The advent of modern lined landfills has brought an assortment of challenges, some familiar and some unique to today's facilities. Consequently, some of the most effective landfill management techniques have been developed by the old engineering method - trial and error. This has been true at Florida's Citrus County Landfill, where the challenge of erosion control has been aggravating operators since the facility opened in January 1990.
Citrus County Landfill is located in west-central Florida, approximately 15 miles east of the Gulf of Mexico. The landfill's current phase, a 17-acre plastic-lined cell, is the first of six phases designed to last 30 years. With a surface elevation of 120 feet above sea level and a depth of 80 feet, the landfill is unique in Florida where shallow water tables can limit excavation depths. Side slopes, three of which are lined, are a steep 2:1 (horizontal to vertical). The unlined side contains an entrance road extending diagonally down into the cell.
Although the unlined slope was benched at intervals with ditches to control erosion, maintenance was a continuous nightmare, according to officials. Attempts to hydroseed or mulch were foiled by Florida's sizable rainstorms which washed away the seed before it could take root and formed gullies which deepened with each storm. The landfill was kept open by periodically reconstructing the slopes by dozing and excavating eroded soils from the stormwater pond.
After a catastrophic 11-inch rainfall devastated slopes that had been restored only months before, stapled sod was installed over burlap cloth on all unlined slopes. Although a costly $4 per square yard installed, the solution has required only minor maintenance since installation two years ago. Ordinarily the county pays $1.05 per square yard for installed sod; the higher costs reflect the materials and additional labor involved with the landfill's steep slopes.
When the price of sod can't be justified, operators use seed and seaweed mulch on slopes that are angled at 4:1 or flatter. Citrus County used hydrilla and water hyacinth that had been removed from nearby canals. These plants enrich the soil and facilitate seed germination by retaining moisture.
First, operators grade slopes, then spread a four-inch layer of seaweed on the ground, seeding and tilling into the top soil. A light rain or watering will cause the seed to germinate within a week. The type and quantity of seed used will vary with local conditions. If aquatic weeds are unavailable, mulch from yard waste, hay or straw can be substituted. Seed can be applied by this method at a cost of $.50 per square yard (excluding mulch).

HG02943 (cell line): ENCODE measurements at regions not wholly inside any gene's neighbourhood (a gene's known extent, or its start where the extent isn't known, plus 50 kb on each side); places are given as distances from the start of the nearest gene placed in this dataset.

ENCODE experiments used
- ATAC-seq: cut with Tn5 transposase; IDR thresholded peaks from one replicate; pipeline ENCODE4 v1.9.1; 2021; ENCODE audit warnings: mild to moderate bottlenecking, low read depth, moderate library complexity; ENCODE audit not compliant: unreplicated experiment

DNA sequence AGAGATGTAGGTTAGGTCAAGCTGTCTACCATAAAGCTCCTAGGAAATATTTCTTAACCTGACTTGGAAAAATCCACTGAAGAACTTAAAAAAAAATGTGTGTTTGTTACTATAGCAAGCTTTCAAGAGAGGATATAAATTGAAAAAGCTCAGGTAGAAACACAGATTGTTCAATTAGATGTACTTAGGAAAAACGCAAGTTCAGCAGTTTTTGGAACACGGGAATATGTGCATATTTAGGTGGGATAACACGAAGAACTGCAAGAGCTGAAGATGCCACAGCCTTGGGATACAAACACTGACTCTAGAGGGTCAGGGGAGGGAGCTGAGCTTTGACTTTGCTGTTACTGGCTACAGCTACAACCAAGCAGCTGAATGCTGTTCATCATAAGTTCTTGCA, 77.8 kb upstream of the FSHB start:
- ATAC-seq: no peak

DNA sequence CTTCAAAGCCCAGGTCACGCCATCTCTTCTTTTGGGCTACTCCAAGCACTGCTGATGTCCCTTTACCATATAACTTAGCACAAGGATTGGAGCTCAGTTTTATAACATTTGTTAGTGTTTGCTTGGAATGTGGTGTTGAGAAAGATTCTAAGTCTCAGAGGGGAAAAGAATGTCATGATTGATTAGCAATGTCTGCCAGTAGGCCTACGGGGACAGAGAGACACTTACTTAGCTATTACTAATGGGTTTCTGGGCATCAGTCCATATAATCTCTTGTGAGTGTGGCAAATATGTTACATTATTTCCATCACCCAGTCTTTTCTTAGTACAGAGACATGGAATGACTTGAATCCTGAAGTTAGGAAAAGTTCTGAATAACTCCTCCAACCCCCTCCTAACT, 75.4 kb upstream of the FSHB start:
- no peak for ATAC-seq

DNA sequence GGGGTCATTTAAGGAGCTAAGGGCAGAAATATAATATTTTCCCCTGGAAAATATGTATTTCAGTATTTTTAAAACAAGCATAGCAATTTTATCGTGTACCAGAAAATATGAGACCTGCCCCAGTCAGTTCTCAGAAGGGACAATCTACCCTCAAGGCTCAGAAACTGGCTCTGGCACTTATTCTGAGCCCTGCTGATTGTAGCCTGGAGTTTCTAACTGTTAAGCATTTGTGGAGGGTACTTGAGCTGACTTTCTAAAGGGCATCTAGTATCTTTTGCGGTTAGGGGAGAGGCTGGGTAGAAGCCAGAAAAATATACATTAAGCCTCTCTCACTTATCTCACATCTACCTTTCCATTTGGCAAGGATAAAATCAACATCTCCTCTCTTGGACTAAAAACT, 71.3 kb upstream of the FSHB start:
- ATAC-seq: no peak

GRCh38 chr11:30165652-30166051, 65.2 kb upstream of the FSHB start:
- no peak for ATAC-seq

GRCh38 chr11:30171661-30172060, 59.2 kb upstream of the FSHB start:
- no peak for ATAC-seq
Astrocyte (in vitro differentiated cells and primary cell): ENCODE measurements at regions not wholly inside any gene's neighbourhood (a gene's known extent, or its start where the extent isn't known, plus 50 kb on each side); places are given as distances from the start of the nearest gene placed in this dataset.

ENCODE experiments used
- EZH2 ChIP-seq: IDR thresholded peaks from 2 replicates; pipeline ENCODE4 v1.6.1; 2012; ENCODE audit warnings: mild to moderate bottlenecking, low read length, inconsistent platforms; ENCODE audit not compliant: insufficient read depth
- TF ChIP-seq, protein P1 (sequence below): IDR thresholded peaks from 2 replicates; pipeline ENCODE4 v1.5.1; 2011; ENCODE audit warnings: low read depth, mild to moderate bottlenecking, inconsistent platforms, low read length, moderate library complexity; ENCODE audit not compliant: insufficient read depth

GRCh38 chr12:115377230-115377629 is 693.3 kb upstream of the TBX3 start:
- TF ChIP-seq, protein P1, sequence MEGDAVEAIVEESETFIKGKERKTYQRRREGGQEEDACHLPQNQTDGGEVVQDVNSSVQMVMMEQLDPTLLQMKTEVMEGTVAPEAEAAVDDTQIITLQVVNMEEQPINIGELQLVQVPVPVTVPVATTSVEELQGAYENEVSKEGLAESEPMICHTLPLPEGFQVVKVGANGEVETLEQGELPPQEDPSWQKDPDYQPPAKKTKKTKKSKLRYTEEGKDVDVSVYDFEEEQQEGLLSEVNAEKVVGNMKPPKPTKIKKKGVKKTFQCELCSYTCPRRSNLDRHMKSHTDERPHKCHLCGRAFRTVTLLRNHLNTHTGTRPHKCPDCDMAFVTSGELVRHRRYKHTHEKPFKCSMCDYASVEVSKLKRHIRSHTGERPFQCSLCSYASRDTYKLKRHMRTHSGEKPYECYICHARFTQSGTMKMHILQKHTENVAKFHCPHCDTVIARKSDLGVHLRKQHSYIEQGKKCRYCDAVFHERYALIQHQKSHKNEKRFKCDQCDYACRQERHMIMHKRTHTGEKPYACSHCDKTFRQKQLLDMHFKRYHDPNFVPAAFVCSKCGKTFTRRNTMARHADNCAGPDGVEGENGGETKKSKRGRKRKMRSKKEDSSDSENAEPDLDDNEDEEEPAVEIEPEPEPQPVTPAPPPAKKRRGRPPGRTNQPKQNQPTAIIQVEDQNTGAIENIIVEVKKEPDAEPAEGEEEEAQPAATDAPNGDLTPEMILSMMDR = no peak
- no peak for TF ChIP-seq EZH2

The liners required by law also have contributed to the landfill's erosion problems. Erosion tends to occur at the edge of liners, since the synthetic liner sheds nearly 100 percent of contacted stormwater. Sheet flow concentrates at the bottom of the liner and erosion occurs where flows become concentrated on steep slopes.
When the soil layer next to the liner is eroded away, solid waste can become exposed and can contaminate the stormwater. The exposed waste also may come into contact with the liner which increases the risk of a puncture. If no other method is available to alleviate erosion damage, continual maintenance is required.
Fortunately, erosion can be controlled at the liner edge by constructing a ditch lined with plastic sheeting. Costs for manpower and equipment are approximately $4.60 per linear foot of ditch.
The ditch is formed by constructing a small earthen berm next to the liner. Next, an eight-inch wide plastic adhesive joint is used to attach the ditch liner to the landfill liner. The thickness of the selected sheeting depends upon how long the ditch will remain in place; however, a minimum thickness of 16 mil is recommended.
Use a woven, coated, three-ply membrane of low density polyethylene (LDPE) with carbon black for ultraviolet light resistance, available for approximately $1.17 per square yard for 16 mils and $1.80 per square yard for 20 mils. Drape the LDPE over the ditch bottom and over the top of the berm. Secure the loose edge of the LDPE in an anchor trench.
LDPE sheets work well when applied in 60 foot sections or longer. Joints should be overlapped at least four feet and glued with a plastic adhesive. Pressure can be applied to the adhesive joint by placing sandbags over the sheet until the adhesive dries. Sand bags placed in intervals will secure lapped joints, keep the liner in place and control flow velocity. A loose wrinkle of LDPE material at the bottom of the ditch will allow for soil settlement.
The officials at the Citrus County landfill prefer a lined ditch to sod or staked sod with burlap, because it will stand up to almost any flow velocity. Lined ditches also will provide a barrier to leachate and do not have to be watered or mowed. If sediments accumulate in a lined ditch, they can be carefully removed with a straight-edged backhoe.
Discharge from a lined ditch may be directed to a retention area using rubble rip rap to dissipate flow velocities, or the flow can be transferred to a culvert using sand bags. Sand bag end walls also can be used to erect equipment crossings over the ditch.
As these techniques demonstrate, officials in Citrus County discovered that a little creativity can go a long way in erosion control.